One of the big issues that most Republican types hammered leading up to the election was the necessity of re-electing Bush in order to secure a "conservative" Supreme Court that will perform such duties as overturning Roe v. Wade. Not wishing to spoil the party, but how many Supreme Court Justices currently on the court were appointed by Republican Presidents? And somehow another couple of appointments is going to fix it? At any rate, Jeffrey Rosen raises the question of whether Bush can deliver a conservative Supreme Court?:
Mr. Bush repeated the pledge he made in the presidential debates: "I would pick people who would be strict constructionists."
Liberals fear that "strict constructionists" - those who believe the Constitution should be read literally - would ban affirmative action, resurrect school prayer, dismantle the regulatory state and overturn Roe v. Wade.
Now I suppose if a "strict constructionist" reads the Constitution "literally" the liberal would read it figuratively? It raises the interesting question of exactly what the framers or modern legislators need to do in order to get courts to recognize their intent. Of course, "intent" simply is a fallacious "strict constructionist" assumption, now isn't it?
But Rosen exposes the dirty secret that has was alluded to above (and on theosebes in the past):
By promising to appoint strict constructionists, Mr. Bush has embraced the mantra of every Republican president since Richard Nixon, who first made that promise in his 1968 campaign. Yet Republican presidents have largely failed in their efforts.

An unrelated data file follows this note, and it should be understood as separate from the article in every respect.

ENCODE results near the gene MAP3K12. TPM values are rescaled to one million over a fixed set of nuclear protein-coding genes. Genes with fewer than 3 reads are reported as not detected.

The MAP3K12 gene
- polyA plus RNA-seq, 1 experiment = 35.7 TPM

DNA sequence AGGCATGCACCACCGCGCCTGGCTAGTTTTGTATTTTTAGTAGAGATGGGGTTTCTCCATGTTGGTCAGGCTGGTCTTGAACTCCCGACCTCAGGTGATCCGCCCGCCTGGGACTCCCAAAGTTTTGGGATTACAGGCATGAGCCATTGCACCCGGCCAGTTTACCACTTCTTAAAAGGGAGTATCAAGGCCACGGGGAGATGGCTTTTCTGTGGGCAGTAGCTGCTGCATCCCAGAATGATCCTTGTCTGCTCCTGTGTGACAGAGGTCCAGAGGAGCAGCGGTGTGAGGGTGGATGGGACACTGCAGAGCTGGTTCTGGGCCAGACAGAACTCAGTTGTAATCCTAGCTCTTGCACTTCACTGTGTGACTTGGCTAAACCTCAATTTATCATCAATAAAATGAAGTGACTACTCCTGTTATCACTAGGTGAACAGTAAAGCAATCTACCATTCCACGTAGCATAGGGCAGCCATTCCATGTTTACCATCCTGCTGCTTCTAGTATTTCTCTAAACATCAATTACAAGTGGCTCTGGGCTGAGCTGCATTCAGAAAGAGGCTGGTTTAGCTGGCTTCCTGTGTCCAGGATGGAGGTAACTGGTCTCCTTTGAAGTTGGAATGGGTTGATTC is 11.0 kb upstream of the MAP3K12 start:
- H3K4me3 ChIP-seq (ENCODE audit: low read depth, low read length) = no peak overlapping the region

In the last 36 years, four Republican presidents have appointed all but two of the current nine justices.
But on the most contested social issues - abortion, affirmative action, school prayer and gay rights - the court has sided with liberals, while only modestly advancing the deregulatory agenda of the Republicans.
"If the goal of Republican presidents was to build a court that exercised its own power with greater restraint or adhered strictly to the original constitutional text, then they have clearly failed," said Thomas Keck, a political science professor at Syracuse University and author of "The Most Activist Supreme Court in History."
I think we have a winner.
Why do we think that Bush II is going to succeed where others have failed (assuming they legitimately had the goals we ascribe to them)? I think we need to recognize the courts hold little promise for those seeking to preserve Biblical and Constitutional principles in our society.